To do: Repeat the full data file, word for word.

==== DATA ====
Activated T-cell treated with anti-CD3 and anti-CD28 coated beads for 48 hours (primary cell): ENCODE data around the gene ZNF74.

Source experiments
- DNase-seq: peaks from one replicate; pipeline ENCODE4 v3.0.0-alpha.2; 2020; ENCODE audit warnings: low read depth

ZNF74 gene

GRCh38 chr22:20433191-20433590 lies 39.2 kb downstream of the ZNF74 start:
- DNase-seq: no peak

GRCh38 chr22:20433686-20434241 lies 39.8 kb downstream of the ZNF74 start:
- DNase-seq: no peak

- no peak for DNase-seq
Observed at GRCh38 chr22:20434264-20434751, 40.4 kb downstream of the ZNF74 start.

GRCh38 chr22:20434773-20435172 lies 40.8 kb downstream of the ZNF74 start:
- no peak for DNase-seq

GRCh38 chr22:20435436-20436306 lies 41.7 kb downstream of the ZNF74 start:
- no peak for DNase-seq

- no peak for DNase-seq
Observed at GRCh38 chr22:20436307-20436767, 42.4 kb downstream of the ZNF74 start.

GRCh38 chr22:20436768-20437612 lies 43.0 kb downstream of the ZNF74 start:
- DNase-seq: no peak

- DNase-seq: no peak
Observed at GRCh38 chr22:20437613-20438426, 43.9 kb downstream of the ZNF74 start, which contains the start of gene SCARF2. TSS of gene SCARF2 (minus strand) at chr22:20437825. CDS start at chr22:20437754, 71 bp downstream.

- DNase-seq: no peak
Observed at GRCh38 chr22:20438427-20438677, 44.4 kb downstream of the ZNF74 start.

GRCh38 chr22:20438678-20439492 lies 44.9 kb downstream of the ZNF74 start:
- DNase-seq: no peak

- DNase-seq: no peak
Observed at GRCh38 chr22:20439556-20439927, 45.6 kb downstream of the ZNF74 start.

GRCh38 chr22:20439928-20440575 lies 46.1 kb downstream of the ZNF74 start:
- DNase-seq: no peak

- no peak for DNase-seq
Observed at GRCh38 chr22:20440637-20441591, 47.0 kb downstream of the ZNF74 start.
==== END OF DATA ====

Activated T-cell treated with anti-CD3 and anti-CD28 coated beads for 48 hours (primary cell): ENCODE data around the gene ZNF74.

Source experiments
- DNase-seq: peaks from one replicate; pipeline ENCODE4 v3.0.0-alpha.2; 2020; ENCODE audit warnings: low read depth

ZNF74 gene

GRCh38 chr22:20433191-20433590 lies 39.2 kb downstream of the ZNF74 start:
- DNase-seq: no peak

GRCh38 chr22:20433686-20434241 lies 39.8 kb downstream of the ZNF74 start:
- DNase-seq: no peak

- no peak for DNase-seq
Observed at GRCh38 chr22:20434264-20434751, 40.4 kb downstream of the ZNF74 start.

GRCh38 chr22:20434773-20435172 lies 40.8 kb downstream of the ZNF74 start:
- no peak for DNase-seq

GRCh38 chr22:20435436-20436306 lies 41.7 kb downstream of the ZNF74 start:
- no peak for DNase-seq

- no peak for DNase-seq
Observed at GRCh38 chr22:20436307-20436767, 42.4 kb downstream of the ZNF74 start.

GRCh38 chr22:20436768-20437612 lies 43.0 kb downstream of the ZNF74 start:
- DNase-seq: no peak

- DNase-seq: no peak
Observed at GRCh38 chr22:20437613-20438426, 43.9 kb downstream of the ZNF74 start, which contains the start of gene SCARF2. TSS of gene SCARF2 (minus strand) at chr22:20437825. CDS start at chr22:20437754, 71 bp downstream.

- DNase-seq: no peak
Observed at GRCh38 chr22:20438427-20438677, 44.4 kb downstream of the ZNF74 start.

GRCh38 chr22:20438678-20439492 lies 44.9 kb downstream of the ZNF74 start:
- DNase-seq: no peak

- DNase-seq: no peak
Observed at GRCh38 chr22:20439556-20439927, 45.6 kb downstream of the ZNF74 start.

GRCh38 chr22:20439928-20440575 lies 46.1 kb downstream of the ZNF74 start:
- DNase-seq: no peak

- no peak for DNase-seq
Observed at GRCh38 chr22:20440637-20441591, 47.0 kb downstream of the ZNF74 start.